Friendly Cove

Posted on August 21st, 2006 by Steven

Friendly Cove is at the village of Yuquot, on Nootka island. Yuquot is incredibly small, I believe that no services are available.

Friendly Cove is very small. There were only two other boats anchored there yet there was little space. Luckily the depths are under 10m, otherwise only a single boat would fit. There were three docks, the middle one has transient moorage, but isn’t marked in any way.

The winds blew from the south west, and while the light house sits south west of the cove the wind strength was almost as strong in the cove as it was outside. In short, Friendly Cove isn’t a good harbour.

Some photos.

  • Docks: yes
    • Washrooms: no
    • Showers: no
    • Laundry: no
    • Restaurant: no
    • Gas: no
  • Mooring Cans: one, reserved for the coast guard
  • Cell service: none

Monday, Aug 21, 2006

Posted on August 21st, 2006 by Darusha

Depart: Kyuquot, 9:30 am
Breakfast: Porridge
Weather: Sunny, warm, light wind

11:00 49° 56′ 54 N 127° 20′ 57 W, 15 kt W, 1-2 m swell, full/full, sunny
noon 49° 51′ 44 N 127° 13′ 54 W 20 kt NW, 2 m swell, full/full, sunny
13:00 49° 49′ 33 N 127° 09′ 39 W 10-20 NE, 2 m swell, motoring
14:00 Gilliam Channel buoys, 2 m swell
15:00 49° 51′ N 126° 57′ W 5-10, light chop, genoa
16:00 49° 52′ N 126° 51′ W 10 W, light chop, genoa
17:00 49° 56′ N 126° 40′ W 10 S, light chop, genoa

Motored out of the slalom course of Walter’s Cove and then down a comapss course past the reef. We brought up both sails full and broad reached doing 6 kt in 15-20 and 2 m swell. The wind died in the early afternoon and the swell was uncomfortable making little speed, so we began to motor to reduce wave action.

We had a little difficulty finding the buoys in Gilliam Channel (green is almost invisible in most conditions) and turned to take the waves on our beam as we motored in. An uncomfortable hour later we were in Esperanza Inlet and calm water.

We found a 10 kt wind from behind and ran with the genoa alone, balooned ahead of the forestay like a chute. We made hull speed (6 kt) for several pleasant afternoon hours running down the fjords, leisurely tending the genoa. The wind died at the corner by Little Zeballos River, and we motored to the docks at Zeballos.

Dinner: Fish & poutine at the Zeballos Hotel.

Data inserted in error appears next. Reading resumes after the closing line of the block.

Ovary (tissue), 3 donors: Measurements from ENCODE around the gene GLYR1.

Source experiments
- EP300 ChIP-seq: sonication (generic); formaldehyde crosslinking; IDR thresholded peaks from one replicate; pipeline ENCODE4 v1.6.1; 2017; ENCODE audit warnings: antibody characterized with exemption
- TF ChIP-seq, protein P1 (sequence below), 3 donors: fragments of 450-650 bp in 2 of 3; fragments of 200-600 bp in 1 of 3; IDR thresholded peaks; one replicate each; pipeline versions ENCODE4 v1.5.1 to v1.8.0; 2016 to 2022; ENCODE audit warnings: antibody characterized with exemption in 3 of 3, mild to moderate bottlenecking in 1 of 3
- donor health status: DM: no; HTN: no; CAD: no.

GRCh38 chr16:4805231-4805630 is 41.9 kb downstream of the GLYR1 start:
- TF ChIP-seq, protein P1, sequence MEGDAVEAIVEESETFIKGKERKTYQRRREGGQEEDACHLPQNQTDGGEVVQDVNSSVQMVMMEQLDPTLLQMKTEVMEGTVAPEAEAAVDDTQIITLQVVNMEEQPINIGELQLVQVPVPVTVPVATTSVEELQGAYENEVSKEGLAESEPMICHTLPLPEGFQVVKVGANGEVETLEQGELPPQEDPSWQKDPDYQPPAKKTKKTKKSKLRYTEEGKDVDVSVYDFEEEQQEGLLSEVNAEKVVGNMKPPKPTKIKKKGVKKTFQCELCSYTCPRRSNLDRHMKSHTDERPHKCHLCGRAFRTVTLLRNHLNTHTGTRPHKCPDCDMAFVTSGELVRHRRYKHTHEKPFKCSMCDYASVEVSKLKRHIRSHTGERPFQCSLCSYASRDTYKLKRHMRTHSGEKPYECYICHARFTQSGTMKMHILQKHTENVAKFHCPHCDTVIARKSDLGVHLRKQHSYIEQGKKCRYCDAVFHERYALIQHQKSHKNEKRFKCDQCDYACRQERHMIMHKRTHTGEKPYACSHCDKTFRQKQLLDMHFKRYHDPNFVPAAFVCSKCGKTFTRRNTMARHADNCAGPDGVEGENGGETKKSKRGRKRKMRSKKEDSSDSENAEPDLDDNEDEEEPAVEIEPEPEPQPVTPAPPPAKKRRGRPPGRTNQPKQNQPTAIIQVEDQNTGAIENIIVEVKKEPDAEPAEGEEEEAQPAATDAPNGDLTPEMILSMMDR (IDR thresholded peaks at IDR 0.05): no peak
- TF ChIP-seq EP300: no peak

Posted on August 20th, 2006 by Steven

Zeballos is a proper town. It has several stores, hotels, restaurants, post office, police, and even a museum.

Zeballos is at the end of a long fyord, about 10km from the main channel in Esperanza Inlet. It is a bit out of the way, but we preferred to travel further to take in some “urban” comforts.

The public dock at Zeballos has two fingers, with room for a couple dozen 25 foot boats. The dock is in good condition, and there are washrooms across the parking lot from the docks. The dock is exposed to the south but conditions were calm while we where there. Presumably these conditions prevail.

  • Docks: yes
    • Washrooms:yes
    • Showers: yes
    • Laundry: yes
    • Restaurant: yes
    • Gas: yes
  • Mooring Cans: no
  • Cell service: none

Sunday, Aug 20, 2006

Posted on August 20th, 2006 by Darusha

Depart: Klatskino anchorage, 6:55 am
Breakfast: Porridge
Weather: cold, clear, wind light

8:00 rounded rugged island, wind light N, low swell
9:05 50° 13′ 31 N 127° 58′ 08 W
10:00 50° 09′ 06 127° 58′ 47 W, 15-20 kt N, 1+m swell, sunny
11:45 off Clerke Point, 15 kt N, low west swell, sunny
13:00 50° 02′ N 127° 42′ W light south winds, low west swell, sunny
14:00 50° 01′ 16 N 127° 37′ 05 W light south winds, low west swell, sunny, whales
15:00 50° N 127° 31′ W, glassy, low swell

Expecting a difficult day, we departed Klaskino shortly after dawn. We motored out past Rugged Island, then brought up a reefed main and jib. We sailed broad reach in 15-20 kt doing 5-6 kt surfing the swell. Near Solander Island we furled the jib for a dead run. The wind picked up off Solander to near 30 kt. We brought out some jib to balance the helm, then furled to reduce power. We sailed past puffins making great time with just the reefed main. Despite the forecast of gales 30-40, the wind lulled and we had a full genoa out by noon just to keep moving.

Once clear of the Brooks Peninsula the wind switched to light SE, while we wanted to go SE and faster than 1-2 kt, so we had to motor. We motored across Cheleset Bay, where we saw several large whales with dark skin and white flippers.

Our approach to Kyuquot was arduous. We chose to come up Brown’s Passage and spent a long time searching for a buoy marked on the charts but never seen on the water. We eventually found the passage, then motored almost an hour before finding the entrance to Walter’s Cove. This involved a slalom past 3 pairs of buoys in shallow water with narrow channels. Walter’s Cove itself is not deep, but it does provide good shelter.


Posted on August 19th, 2006 by Steven

Kyuquot is a village that surrounds Walter’s Cove. Walter’s cove is hidden behind a small island just off Vancouver Island. There is an extensive group of barrier islands, then a sizeable channel. The entrance to Walter’s Cove involves a series of slalom S-curves around buoys and daymarks. The route is clearly marked by the buoys, but it is quite complicated. All told, we covered over 10km between approaching the barrier islands and docking.

Kyuquot has a number of docks. We stayed at the Government dock, which has two long floats alongside. The dock is in good condition. There is a store at the head of the dock, and a restaurant alongside which was closed when we visited. Walter’s Cove is very well sheltered, there was no wave and essentially no wind.

  • Docks: yes
    • Washrooms:no
    • Showers: no
    • Laundry: no
    • Restaurant: “seasonal”, closed on the August day we were there.
    • Gas: no
  • Mooring Cans: no
  • Cell service: none

Saturday, Aug 19, 2006

Posted on August 19th, 2006 by Darusha

Depart: 9:45, Winter Harbour
Breakfast: Porridge
Weather: Windy, partly cloudy, about 20°

10:45 abeam Kains Island wind NW 15 seas flat
11:45 50° 23′ 03 N 128° 01′ 16 wind NW 20, 1 m swell, sunny